Thai zookeepers have hailed an albino lion a 'psychic' after he correctly predicted the result of two Euros matches.
Now, keepers at Khon Kaen zoo in the northeast of the country, have released footage that shows Boy predicting France to best Germany and Portugal to beat Hungary as all four teams play their first group games later today.
Boy makes his 'predictions' by selecting piece of meat that are attached to a zipwire which runs over the top of his enclosure.
Each piece of meat has a national flag attached to it, with Boy deemed to have 'chosen' a team based on which piece of meat he eats first.
The stunt echoes Paul the octopus, who earned a reputation as an animal oracle by predicting German football results during the 2008 Euros and 2010 World Cup.
To make his predictions, Paul was presented with two identical boxes with food inside - with a team assigned to each box.
As is the case with Boy, Paul was said to have 'chosen' whichever team's box he ate the food from first.
During the 2008 Euros, the octopus correctly 'predicted' four out of six of the national side's results - failing to foresee a 2-1 loss in the group stages to Croatia and a 1-0 loss to Spain in the final.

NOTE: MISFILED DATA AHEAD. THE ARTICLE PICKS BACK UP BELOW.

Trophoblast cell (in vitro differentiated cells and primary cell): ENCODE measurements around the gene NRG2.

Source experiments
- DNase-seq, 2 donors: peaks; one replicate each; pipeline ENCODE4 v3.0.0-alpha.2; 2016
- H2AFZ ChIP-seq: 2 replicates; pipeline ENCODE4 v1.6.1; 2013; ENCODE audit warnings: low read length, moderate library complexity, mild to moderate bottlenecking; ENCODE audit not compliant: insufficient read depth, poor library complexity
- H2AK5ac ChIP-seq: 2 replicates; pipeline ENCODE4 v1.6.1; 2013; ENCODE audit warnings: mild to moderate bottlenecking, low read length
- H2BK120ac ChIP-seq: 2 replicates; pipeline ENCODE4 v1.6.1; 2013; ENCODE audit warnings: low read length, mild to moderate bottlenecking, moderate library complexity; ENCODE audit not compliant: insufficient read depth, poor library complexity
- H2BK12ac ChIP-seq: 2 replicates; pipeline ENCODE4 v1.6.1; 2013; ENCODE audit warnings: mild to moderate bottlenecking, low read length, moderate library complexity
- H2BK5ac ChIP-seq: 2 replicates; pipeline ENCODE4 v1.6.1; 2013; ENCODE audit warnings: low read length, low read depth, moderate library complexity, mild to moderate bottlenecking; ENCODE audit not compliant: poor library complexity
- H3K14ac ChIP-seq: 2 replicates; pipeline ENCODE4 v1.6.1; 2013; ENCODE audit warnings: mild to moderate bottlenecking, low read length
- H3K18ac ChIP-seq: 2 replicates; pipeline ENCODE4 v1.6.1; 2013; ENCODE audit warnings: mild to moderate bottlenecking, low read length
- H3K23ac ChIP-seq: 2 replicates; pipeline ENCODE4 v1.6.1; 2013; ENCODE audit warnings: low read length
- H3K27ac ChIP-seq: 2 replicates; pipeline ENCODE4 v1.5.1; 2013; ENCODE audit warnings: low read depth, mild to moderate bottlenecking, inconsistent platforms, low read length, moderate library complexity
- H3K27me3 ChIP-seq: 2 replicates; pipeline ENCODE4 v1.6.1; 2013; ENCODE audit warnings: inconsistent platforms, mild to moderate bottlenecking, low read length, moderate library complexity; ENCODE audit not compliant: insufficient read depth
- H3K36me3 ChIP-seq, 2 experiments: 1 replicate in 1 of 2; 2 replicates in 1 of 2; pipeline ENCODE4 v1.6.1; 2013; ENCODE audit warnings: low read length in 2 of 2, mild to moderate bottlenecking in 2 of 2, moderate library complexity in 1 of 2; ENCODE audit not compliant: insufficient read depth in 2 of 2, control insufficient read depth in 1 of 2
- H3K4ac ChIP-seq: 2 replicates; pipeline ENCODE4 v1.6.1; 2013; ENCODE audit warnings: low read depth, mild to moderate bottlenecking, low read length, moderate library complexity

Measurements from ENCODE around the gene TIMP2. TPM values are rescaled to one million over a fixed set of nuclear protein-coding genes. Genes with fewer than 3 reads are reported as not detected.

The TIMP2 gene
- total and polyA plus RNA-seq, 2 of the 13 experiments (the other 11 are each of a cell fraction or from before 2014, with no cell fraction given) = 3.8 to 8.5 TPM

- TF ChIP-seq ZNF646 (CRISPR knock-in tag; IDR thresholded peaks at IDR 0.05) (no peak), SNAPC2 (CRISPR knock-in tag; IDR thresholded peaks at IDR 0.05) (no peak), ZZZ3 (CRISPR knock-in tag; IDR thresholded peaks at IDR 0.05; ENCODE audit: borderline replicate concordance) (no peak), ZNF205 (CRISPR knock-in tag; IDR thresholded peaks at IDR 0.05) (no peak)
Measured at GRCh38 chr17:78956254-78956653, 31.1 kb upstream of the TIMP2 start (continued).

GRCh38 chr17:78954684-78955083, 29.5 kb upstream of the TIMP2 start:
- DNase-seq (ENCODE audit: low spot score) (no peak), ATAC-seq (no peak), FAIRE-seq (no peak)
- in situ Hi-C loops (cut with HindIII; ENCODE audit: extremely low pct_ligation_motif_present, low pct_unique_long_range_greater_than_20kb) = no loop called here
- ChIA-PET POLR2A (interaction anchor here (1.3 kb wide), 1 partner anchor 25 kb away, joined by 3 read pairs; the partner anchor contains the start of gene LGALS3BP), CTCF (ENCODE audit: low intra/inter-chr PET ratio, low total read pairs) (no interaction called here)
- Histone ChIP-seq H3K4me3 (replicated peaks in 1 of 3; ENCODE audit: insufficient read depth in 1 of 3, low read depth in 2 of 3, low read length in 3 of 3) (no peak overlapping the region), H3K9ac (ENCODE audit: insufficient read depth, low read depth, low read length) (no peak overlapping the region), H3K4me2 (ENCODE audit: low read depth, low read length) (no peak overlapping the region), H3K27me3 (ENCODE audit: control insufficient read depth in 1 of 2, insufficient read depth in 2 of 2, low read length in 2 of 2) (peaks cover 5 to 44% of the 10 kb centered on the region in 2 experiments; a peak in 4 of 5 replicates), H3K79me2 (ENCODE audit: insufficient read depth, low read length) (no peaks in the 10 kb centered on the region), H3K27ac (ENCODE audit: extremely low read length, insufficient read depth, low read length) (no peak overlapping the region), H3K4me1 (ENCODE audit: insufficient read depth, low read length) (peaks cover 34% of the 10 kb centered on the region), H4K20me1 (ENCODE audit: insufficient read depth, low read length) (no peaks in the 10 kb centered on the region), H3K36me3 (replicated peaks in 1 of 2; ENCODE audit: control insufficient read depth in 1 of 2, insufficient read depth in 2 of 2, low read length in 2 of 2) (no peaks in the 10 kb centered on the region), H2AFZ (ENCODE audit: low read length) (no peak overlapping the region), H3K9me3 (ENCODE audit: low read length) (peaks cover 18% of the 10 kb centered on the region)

Then, at the 2010 World Cup, he correctly predicted the results of all seven of Germany's games including their third-place playoff win.
England's fourth lion! 'Psychic' lion is huge hit at Thai zoo after correctly predicting Euro 2020 results https://t.co/DGtYbjHj0o— Daily Mail Online (@MailOnline) June 15, 2021
He also correctly chose Spain as the overall winner of the tournament, a series of feats that brought him international fame.
Originally hatched in Weymouth, Paul died two years later at the Sea Life Centre in Oberhausen, Germany, just a few months after the tournament ended.
Speaking about Boy, Thai zoo official Narongwit Chodchoi said: 'The Euro 2020 prediction show by the lion is part of the zoo's recreational activity, aiming to enrich animal's behaviours.
'The activity had no hidden purpose of encouraging people to gamble. This was purely for entertainment purposes only.'
© Associated Newspapers Ltd.